Back in the days of no GPS, traveling with me was not a good idea. You see, I am directionally challenged. I don’t understand how to read maps very well. I hate pictures. I’m a steps person, just give me a list of directions.
Dan and I went on a little weekend retreat just the two of us. We had our handy map with us which I was using to direct him. The first mistake.
We came to a fork in the highway – which way do we go? The map was not clear. Unbeknownst to Dan, I chose the way that “looked” right, in other words, trusting my gut, I guessed! The second mistake.
It became apparent that rather than guessing, I should have consulted Dan about the map since he is the one who reads them well. Finally, my third mistake.
After four hours of driving, we realized we were going the opposite direction of where we were supposed to be. Yikes!
You can only imagine the tension in the car!
Our restful weekend turned into panic! We had a performance to attend that evening. And we were so far out; we were not sure we would make it on time.
Originally, we wanted to arrive at our hotel early, relax some, go to dinner, and then go to the show. You know, start this weekend off on the right foot! But our four-hour mishap got us barely to the show on time!
We got through that night! But let me tell you, there was some arguing going on that we needed to repent of and forgive!
Likewise, there was some quarreling happening in Abram’s camp.
Lot, Abram’s nephew, was unaware of the dangers he was about to embrace in his life. All he could see was what appealed to his eye. If he knew the heartache that faced him because of this one decision, I wonder if he would have picked the land that he chose? When we have lost our way, we have a choice to humbly rely on God or depend on our intuition. In Lot’s case, he relied on his intuition, and it was not enough!
Let’s get the back story!
Abram was very rich in livestock, silver, and gold…Now Lot, who was traveling with Abram, also had flocks, herds, and tents. But the land was unable to support them as long as they stayed together, for they had so many possessions that they could not stay together, and there was quarreling between the herdsmen of Abram’s livestock and the herdsmen of Lot’s livestock.
Then Abram said to Lot, “Please, let’s not have quarreling between you and me, or between your herdsmen and my herdsmen, since we are relatives. Isn’t the whole land before you? Separate from me: if [you go] to the left, I will go to the right; if [you go] to the right, I will go to the left.”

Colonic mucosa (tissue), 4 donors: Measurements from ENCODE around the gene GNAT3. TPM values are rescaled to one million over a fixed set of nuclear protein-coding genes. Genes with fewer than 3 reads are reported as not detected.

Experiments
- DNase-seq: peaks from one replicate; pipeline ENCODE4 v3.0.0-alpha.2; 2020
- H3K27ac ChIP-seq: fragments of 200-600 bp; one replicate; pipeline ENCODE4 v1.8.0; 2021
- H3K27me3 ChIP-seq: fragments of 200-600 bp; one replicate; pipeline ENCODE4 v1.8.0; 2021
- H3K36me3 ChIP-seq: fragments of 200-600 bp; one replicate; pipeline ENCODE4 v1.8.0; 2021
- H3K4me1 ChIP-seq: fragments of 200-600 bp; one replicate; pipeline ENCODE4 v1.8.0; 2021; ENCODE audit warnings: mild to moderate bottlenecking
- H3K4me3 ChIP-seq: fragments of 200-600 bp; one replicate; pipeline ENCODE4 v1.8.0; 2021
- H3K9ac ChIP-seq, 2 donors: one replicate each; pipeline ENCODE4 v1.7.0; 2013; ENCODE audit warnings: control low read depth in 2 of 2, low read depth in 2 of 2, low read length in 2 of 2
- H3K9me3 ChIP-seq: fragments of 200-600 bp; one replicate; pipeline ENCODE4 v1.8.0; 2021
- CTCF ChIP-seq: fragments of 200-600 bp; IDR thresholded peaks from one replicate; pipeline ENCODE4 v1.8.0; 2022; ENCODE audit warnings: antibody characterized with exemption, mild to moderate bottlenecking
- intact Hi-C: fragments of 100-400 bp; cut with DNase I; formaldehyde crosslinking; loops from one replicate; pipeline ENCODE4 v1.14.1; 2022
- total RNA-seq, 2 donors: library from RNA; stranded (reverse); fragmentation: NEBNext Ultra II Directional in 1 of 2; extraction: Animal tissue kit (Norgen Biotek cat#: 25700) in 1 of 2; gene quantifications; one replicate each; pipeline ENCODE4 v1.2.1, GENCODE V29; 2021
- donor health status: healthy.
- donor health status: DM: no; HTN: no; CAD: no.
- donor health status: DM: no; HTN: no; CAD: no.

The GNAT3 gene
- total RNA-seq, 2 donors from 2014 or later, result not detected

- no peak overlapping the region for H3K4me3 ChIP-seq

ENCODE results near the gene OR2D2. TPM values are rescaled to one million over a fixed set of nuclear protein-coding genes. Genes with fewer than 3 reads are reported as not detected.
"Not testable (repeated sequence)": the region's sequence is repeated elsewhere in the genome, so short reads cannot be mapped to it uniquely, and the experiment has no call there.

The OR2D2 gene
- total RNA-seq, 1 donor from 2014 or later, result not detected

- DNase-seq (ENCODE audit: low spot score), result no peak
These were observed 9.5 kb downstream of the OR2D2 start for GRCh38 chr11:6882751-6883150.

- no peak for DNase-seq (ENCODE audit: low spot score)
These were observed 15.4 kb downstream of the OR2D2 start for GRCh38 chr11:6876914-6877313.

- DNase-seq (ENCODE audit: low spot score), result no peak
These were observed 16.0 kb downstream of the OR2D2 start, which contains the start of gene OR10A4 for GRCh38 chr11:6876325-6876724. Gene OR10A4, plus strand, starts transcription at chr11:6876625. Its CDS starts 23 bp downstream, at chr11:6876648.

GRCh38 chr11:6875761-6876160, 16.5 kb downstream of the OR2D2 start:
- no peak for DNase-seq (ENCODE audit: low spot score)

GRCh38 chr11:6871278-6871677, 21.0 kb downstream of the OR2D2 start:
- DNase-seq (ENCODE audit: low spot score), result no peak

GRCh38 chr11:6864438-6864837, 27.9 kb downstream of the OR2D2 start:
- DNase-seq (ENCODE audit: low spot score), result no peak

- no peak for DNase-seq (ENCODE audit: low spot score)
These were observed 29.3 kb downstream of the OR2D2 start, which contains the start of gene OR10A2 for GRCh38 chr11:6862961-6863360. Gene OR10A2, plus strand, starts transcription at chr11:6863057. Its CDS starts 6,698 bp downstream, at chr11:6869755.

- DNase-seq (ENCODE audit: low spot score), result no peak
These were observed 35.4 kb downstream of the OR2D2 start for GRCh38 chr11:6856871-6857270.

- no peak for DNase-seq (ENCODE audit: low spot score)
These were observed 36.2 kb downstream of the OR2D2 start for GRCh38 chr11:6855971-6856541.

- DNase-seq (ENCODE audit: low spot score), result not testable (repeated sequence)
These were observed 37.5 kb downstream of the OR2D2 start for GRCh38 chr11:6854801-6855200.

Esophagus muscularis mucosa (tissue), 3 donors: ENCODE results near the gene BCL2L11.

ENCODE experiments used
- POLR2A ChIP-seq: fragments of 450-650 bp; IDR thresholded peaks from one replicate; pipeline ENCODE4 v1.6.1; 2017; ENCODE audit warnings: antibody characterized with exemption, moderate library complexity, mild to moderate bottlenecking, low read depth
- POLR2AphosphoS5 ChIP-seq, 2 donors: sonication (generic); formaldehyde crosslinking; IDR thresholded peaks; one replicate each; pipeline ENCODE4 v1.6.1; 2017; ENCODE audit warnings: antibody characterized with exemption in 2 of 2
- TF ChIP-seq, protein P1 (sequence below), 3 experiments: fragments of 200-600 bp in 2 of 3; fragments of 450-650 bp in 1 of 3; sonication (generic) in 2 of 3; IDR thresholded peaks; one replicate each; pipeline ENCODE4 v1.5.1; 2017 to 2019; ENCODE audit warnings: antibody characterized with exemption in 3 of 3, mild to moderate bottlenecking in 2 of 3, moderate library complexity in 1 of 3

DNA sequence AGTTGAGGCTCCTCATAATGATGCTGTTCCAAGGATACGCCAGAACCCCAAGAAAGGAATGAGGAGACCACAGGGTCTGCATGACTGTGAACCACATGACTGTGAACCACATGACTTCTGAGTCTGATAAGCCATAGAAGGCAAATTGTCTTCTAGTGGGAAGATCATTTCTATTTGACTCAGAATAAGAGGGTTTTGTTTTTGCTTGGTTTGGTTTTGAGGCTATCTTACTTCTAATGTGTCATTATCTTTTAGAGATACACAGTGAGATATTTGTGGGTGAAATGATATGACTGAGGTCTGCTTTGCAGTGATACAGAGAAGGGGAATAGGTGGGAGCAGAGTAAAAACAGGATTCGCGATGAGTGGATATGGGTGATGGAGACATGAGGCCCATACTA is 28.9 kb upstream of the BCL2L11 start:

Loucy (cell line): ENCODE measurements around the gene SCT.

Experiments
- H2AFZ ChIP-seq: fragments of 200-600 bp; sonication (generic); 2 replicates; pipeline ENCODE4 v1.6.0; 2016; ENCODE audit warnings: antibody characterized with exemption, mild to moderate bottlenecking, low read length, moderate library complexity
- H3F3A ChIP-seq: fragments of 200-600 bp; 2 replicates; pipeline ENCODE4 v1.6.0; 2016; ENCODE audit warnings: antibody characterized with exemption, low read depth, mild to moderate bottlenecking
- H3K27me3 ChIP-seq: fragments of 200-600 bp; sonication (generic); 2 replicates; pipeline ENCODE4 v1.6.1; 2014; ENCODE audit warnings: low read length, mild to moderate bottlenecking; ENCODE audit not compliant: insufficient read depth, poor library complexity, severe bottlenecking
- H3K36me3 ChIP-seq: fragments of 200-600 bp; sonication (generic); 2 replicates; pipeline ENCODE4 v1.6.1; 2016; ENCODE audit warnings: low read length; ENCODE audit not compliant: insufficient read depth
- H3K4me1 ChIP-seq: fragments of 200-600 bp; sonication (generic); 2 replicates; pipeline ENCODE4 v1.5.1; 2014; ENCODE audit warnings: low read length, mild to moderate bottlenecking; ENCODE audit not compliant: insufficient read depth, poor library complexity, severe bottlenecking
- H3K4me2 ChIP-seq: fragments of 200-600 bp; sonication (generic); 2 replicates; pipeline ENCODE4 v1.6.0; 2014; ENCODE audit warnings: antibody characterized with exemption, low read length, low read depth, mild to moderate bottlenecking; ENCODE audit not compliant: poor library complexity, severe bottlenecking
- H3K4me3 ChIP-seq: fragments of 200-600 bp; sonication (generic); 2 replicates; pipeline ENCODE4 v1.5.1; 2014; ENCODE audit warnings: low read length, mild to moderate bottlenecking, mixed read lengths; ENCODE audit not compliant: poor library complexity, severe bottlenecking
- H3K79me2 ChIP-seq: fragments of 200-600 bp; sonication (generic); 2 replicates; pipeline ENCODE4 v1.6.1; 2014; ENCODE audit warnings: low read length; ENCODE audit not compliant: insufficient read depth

Lot looked out and saw that the entire Jordan Valley as far as Zoar was well-watered everywhere like the Lord’s garden and the land of Egypt. This was before God destroyed Sodom and Gomorrah. So Lot chose the entire Jordan Valley for himself. Then Lot journeyed eastward, and they separated from each other.
Abram lived in the land of Canaan, but Lot lived in the cities of the valley and set up his tent near Sodom. Now the men of Sodom were evil, sinning greatly against the Lord.
After Lot had separated from him, the Lord said to Abram, “Look from the place where you are. Look north and south, east and west, for I will give you and your offspring forever all the land that you see. I will make your offspring like the dust of the earth, so that if one could count the dust of the earth, then your offspring could be counted. Get up and walk from one end of the land to the other, for I will give it to you.”
So Abram moved his tent and went to live beside the oaks of Mamre at Hebron, where he built an altar to the Lord (Genesis 13:1, 5-18).
We can see that there was a beautiful choice of land to behold and one not so much.
Two people in this story needed to make a choice. One makes his based on the limits of preference, and the other humbly takes what is left, trusting that God had a plan.
What struck me in this passage is why Lot chose the land he did. “the entire Jordan Valley as far as Zoar was well-watered everywhere like the Lord’s garden and the land of Egypt.” The land of Egypt was beautiful but ungodly. Did he not remember that looks are not always as they seem? There was no careful investigation made of the people of the land he was looking at; in Sodom where Lot set up camp, “the men were evil, sinning greatly against the Lord.” This is where he would settle his family, be tormented by the evil in the land and later need a rescue.
The problem with trusting just our gut is we are limited to our perceptions, our background, past experiences, our biases, and even our sinful lust. They often deceive us.
Unlike Lot, Abram didn’t rely on gut, he humbly sought God for his assurance; God took the dusty vision before Abram’s eyes and painted the most beautiful picture. God does that, you know! He takes what doesn’t seem so good to us at the time and turns it into the most amazing experience we could have ever had.
Our faith in God makes His purpose pleasing to the human eye!Our faith in God makes His purpose pleasing to the human eye! Click To Tweet
What I love about Abram is his insistence on returning to the Lord. He made a mistake in Egypt, but worship was his fall back. He went back to the Lord; and because of this, he grew in faith. He trusted that “though a righteous man falls seven times, he will get up” (Proverbs 24:16).
Did you see that? He gets up, not gives up!
When Abram made his choice of land, he chose humility. Humility is a posture of worship that trusts God’s best in any situation. At first, His best may not be clear to our human eye (even our gut), but if we believe Him, we, like Abram, can count on receiving an inheritance of goodness from the Lord – for the Lord is good and His ways are always perfect.
In what ways are you trusting your gut more than your God?
Photo by By Jacob Lund